By Elliot Birtwhistle, Deloitte Consulting


Genetic modification (GM) is the process of altering the genes of a living organism. The words invoke images of secret government labs and scientists in white hazmat suits that inject rodents with glowing liquid. The reality is somewhat more nuanced. Genetic modification either inserts a gene, or a small number of genes into a plant or animal – or ‘silences’ an existing gene(s) to produce a genetically modified organism. The applications are widespread and include medicines, consumer products and commercial agriculture. This week’s blog explores some of the issues surrounding GM foods.

What are GM Foods?

GM foods are foods that contain, consist of or derive from genetically modified organisms (GMOs). Over the past two decades, there has been extensive research and development of genetically modified crops that are intended for human consumption.

GM foods fall into classes:

  • 1st generation – offer tolerance to herbicides, pests and environmental conditions
  • 2nd generation – add value such as improved nutritional qualities.1

How successful have they been?

The first commercially available GM crop was the ‘Flavr savr’ tomato, introduced to the US market in 1994. The product offered extended shelf live through the insertion of a gene that prevents the build-up of a protein associated with softening. Although its manufacturer withdrew the ‘Flavr savr’ shortly after release, it opened the gate for future products. Since then, market growth has been exponential.2

A study by PG Economics Ltd, published in 2018, investigated the socio-economic and environmental impacts of GM crops between 1999 and 2016 and identified the following key findings:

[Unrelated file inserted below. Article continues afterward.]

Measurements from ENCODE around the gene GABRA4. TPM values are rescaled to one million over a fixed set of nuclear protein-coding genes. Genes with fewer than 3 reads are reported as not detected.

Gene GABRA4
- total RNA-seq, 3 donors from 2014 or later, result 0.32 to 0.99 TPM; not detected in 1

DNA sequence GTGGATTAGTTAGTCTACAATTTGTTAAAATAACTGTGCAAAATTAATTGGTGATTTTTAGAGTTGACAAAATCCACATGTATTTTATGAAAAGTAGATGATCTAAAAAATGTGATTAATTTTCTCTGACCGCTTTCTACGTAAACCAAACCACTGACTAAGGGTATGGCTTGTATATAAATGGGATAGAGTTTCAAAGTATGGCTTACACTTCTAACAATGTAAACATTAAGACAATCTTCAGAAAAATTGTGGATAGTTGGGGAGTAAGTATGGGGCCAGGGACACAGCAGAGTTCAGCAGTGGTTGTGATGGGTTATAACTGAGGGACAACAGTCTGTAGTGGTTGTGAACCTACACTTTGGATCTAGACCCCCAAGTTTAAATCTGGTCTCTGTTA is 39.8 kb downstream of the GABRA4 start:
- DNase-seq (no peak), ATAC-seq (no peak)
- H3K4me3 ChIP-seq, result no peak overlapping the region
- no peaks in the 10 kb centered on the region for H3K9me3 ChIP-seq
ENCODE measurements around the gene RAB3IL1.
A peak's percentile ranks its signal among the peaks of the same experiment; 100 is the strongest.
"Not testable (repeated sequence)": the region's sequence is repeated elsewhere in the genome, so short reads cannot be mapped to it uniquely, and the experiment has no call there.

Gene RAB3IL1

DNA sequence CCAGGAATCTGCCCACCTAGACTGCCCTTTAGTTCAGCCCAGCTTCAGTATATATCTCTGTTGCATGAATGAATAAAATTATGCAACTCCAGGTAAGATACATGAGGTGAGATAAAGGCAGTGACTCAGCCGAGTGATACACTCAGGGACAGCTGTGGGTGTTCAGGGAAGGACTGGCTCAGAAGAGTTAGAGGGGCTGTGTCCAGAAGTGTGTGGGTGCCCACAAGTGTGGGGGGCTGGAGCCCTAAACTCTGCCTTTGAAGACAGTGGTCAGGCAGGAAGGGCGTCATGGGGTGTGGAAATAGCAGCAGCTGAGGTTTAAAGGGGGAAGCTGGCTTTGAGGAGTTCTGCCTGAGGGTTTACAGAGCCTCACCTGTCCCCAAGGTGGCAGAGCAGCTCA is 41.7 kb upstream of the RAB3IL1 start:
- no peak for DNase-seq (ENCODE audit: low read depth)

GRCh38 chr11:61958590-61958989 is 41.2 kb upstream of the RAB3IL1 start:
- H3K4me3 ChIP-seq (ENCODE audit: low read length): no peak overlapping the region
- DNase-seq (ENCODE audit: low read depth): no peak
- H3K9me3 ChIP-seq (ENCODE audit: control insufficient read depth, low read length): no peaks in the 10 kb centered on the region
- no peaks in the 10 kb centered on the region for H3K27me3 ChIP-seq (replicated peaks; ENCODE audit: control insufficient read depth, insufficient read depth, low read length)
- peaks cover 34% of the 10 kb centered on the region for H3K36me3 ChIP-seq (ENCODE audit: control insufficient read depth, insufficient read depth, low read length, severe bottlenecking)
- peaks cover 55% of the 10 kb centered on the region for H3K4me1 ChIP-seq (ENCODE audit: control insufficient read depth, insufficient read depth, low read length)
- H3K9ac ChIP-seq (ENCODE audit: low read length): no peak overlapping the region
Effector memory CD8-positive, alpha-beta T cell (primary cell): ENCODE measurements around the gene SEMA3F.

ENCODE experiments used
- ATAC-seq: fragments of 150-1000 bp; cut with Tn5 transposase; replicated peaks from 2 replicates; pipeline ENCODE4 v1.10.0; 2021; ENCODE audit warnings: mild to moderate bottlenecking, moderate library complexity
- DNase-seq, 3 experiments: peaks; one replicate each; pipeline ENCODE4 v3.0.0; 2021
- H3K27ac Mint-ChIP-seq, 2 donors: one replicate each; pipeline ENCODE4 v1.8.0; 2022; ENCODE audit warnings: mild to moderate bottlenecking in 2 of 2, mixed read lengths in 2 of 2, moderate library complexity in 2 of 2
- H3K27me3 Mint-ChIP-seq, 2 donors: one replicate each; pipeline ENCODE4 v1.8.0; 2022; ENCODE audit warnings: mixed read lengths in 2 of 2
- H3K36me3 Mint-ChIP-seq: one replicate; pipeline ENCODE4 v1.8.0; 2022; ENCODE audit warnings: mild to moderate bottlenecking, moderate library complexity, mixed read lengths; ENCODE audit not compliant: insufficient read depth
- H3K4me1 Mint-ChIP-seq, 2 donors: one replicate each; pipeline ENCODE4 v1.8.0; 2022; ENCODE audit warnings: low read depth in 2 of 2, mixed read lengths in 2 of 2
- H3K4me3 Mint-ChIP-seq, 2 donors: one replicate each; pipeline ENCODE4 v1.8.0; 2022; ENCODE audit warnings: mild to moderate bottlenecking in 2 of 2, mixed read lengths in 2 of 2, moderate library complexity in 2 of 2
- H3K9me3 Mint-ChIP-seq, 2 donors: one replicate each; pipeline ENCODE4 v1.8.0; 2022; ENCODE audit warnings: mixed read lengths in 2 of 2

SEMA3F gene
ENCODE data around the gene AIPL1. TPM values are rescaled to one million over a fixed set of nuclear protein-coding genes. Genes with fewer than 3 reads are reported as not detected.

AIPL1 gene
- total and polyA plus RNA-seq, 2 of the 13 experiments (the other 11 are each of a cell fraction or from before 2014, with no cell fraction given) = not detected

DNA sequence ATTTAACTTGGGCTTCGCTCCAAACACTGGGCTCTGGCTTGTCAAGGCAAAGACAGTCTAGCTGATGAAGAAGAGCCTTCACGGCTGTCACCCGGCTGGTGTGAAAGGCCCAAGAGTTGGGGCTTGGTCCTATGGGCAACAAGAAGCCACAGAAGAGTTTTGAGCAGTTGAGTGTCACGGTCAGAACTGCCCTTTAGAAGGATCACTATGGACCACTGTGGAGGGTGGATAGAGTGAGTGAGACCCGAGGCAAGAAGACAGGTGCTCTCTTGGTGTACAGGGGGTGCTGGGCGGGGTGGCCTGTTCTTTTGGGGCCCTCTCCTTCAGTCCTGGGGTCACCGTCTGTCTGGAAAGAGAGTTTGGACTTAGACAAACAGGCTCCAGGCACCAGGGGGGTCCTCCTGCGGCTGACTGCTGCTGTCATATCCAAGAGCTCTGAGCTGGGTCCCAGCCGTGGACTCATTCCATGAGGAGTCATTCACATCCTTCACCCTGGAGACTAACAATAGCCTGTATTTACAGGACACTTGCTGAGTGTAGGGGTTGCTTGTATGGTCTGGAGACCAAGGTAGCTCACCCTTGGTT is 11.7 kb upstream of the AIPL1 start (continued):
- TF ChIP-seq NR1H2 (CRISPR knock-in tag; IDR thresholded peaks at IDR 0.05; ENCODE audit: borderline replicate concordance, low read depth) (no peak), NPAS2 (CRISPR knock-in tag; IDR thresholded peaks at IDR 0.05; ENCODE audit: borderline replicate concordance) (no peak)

• in 2016, the direct global farm income benefit from GM crops was $18.2 billion, equivalent to having added 5.4 per cent to the value of global production of the four main crops of soybeans, maize, canola and cotton
  • since 1996 there has been an increase in ‘Farm Income’ due to GM crops of $186.1 billion (global)
  • global GM crop coverage measured in hectares (Ha) increased from 1.66 million Ha in 1996 to 177.6 million Ha in 2016 – over a 100-fold increase
  • since 1996 pesticide use has reduced by 671.2 million kg (active ingredient)
  • the associated carbon dioxide emission savings since 2016 is equivalent to taking 16.75 million cars off the road
  • the USA and Brazil contain the largest plantings of GM crops.3

The study identified the main benefits associated with growing GM crops as:

  • increased productivity and reduced land use
  • increased economic benefit
  • biodiversity conservation
  • increased food security, global and local.

Effects range from small to large scale, from rural farms to commercial plantations. Land use dedicated to growing GM crops is increasing year-on-year, with more countries adopting the practice and an increasing number of farmers seeing the benefits.4

What is the public opinion on GM products and foods?

To achieve commercial success, consumers need to accept GM crops. However, opinion varies country by country on whether GM crops should be readily available. The legal and regulatory status of GMOs also varies extensively between countries, which may explain disparities in global opinion.5 US consumers are considerably more likely to purchase GM food products. Moreover, consumers as a whole are still willing to pay more for non-GM products.6

A Montclair State University review of studies showed that the public remain primarily concerned about the impact of GM foods on health. Findings from a variety of studies show that public concerns ranged from general health worries to fears that consuming GM products would permanently alter their own DNA and the DNA of their children.7